Deer Headed Kings

7 Abernathy illo

Tanner S. Abernathy

Deer Headed Kings


On clear evenings

up the forest trails

winding out a valley

are the tombs of the Deer Headed Kings.


Tonight the moon rises behind a red maple.

Tonight the stars bathe the air in stellar light.

In a clearing of pine needles and leaves

a great stone slab slides across the brush,

a torch’s glow

reveals a steep staircase.


The Deer Headed Kings climb up from a dark crypt

and step with bare black feet upon the snow.


Treetops bend away from sky

and these antler-crowned lords,

with dim and eager eyes,

trace the sky for symbols and signs

of their families and homes.


They wrap robes around themselves, shivering in the cold.

Their great pronged racks glisten

like frost-frozen jewels and gems

on once royal diadems.


Their crowns match the reaching arms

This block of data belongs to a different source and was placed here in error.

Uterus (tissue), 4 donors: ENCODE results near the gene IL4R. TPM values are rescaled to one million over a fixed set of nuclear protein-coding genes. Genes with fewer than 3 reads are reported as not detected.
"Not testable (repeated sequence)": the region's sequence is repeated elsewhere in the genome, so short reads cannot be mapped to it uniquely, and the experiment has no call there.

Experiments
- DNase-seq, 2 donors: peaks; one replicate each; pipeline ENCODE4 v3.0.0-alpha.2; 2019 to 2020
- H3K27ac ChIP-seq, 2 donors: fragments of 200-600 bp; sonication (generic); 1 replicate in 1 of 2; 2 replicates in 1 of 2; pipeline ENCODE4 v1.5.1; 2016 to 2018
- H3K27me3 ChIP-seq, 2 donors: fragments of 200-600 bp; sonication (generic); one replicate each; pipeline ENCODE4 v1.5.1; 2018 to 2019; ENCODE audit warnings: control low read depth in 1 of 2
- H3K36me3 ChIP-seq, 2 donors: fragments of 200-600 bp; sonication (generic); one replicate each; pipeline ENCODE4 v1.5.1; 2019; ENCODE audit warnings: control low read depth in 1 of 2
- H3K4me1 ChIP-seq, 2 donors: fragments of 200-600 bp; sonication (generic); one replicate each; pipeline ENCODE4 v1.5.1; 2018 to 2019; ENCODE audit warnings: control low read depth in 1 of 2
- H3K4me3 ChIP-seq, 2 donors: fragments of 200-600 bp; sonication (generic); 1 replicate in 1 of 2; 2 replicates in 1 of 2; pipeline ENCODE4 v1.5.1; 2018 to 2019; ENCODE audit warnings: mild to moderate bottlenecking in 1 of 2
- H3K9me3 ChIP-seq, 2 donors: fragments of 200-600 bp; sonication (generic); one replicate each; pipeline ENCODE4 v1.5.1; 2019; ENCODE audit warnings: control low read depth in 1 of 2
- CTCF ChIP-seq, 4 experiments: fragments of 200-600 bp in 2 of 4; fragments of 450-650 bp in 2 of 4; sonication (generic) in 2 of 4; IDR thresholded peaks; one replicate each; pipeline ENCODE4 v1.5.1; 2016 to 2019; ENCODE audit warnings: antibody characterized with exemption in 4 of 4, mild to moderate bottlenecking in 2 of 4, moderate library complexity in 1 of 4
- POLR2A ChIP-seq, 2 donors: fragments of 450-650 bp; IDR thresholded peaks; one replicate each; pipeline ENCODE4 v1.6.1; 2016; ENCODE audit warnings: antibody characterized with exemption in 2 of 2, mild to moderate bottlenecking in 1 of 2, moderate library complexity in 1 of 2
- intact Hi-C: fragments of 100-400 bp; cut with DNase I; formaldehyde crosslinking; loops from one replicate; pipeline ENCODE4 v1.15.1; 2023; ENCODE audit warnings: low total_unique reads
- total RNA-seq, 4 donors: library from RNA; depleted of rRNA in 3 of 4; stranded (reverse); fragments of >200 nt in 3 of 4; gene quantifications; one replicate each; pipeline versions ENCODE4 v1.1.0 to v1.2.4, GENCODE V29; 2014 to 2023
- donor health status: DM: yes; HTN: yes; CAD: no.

of the trees.


A disturbed mutter; the chatter of teeth.


“Not tonight,” one says.


“The stars are getting quieter,” says another.


“We must try again, we must.”


The Deer Headed Kings turn

and in the torch’s dimming light

march back down the gray stone stairs

to the place where they rest and pray

that stars will soon give reason

to leave the forest…


before Deer Hunting season.


Tanner S. Abernathy is a writer and youth mentor living in Bellingham, Washington. His poetry has appeared on display at the Sue C. Boynton Poetry Contest reading. He organizes local art shows and poetry readings for his community hosted in his home.



Editor’s Notes: Though not necessarily associated with this poem, Cernunnos is a mythological figure in Celtic mythology, possibly one of the figures depicted on the Gundestrup cauldron. He has deer or stag antlers on the top of his head [adapted from Wikipedia].

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